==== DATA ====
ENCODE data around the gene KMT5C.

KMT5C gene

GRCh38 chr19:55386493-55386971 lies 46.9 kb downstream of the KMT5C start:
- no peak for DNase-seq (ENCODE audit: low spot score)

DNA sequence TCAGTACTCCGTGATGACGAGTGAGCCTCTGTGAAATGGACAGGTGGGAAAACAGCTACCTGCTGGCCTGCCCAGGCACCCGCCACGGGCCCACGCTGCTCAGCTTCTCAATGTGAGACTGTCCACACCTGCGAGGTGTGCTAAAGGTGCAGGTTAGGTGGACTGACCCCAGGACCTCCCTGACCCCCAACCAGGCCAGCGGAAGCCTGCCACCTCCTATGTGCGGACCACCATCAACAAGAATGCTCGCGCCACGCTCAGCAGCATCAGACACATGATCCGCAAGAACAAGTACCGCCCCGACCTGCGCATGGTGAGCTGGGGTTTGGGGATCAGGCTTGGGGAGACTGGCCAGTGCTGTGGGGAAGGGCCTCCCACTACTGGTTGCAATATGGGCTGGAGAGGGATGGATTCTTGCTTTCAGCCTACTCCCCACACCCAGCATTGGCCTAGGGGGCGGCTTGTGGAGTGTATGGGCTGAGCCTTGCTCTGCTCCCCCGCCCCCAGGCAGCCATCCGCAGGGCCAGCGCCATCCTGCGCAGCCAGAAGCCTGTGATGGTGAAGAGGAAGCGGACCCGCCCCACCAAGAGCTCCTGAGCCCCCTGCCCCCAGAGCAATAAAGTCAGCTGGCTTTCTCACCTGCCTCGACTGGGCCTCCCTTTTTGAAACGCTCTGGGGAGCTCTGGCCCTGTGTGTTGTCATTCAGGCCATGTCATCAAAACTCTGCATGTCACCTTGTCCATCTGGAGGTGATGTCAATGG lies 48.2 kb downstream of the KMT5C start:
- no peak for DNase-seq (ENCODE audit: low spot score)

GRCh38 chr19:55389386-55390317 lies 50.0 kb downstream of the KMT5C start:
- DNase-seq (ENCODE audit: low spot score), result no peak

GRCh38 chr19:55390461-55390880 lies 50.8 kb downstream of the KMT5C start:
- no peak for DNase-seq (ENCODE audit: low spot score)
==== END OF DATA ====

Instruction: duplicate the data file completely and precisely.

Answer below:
ENCODE data around the gene KMT5C.

KMT5C gene

GRCh38 chr19:55386493-55386971 lies 46.9 kb downstream of the KMT5C start:
- no peak for DNase-seq (ENCODE audit: low spot score)

DNA sequence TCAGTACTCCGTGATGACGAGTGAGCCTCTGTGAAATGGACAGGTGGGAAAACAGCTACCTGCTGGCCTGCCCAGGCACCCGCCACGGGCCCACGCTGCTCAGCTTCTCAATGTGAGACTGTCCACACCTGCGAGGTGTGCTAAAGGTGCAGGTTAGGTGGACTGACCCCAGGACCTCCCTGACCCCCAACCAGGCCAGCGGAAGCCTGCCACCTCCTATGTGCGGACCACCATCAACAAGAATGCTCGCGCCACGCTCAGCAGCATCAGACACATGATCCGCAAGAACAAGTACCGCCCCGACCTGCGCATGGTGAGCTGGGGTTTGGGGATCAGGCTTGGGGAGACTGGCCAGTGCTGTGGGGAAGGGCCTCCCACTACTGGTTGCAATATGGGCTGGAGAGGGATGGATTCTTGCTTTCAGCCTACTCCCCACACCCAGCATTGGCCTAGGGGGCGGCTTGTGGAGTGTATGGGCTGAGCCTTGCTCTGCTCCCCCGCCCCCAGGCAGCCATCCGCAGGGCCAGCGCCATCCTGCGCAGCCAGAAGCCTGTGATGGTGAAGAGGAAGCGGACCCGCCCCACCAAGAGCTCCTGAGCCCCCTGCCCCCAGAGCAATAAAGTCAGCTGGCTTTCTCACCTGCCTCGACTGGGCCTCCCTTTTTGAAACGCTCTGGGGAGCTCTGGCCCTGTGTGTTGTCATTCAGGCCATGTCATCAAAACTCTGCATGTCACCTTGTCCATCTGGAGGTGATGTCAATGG lies 48.2 kb downstream of the KMT5C start:
- no peak for DNase-seq (ENCODE audit: low spot score)

GRCh38 chr19:55389386-55390317 lies 50.0 kb downstream of the KMT5C start:
- DNase-seq (ENCODE audit: low spot score), result no peak

GRCh38 chr19:55390461-55390880 lies 50.8 kb downstream of the KMT5C start:
- no peak for DNase-seq (ENCODE audit: low spot score)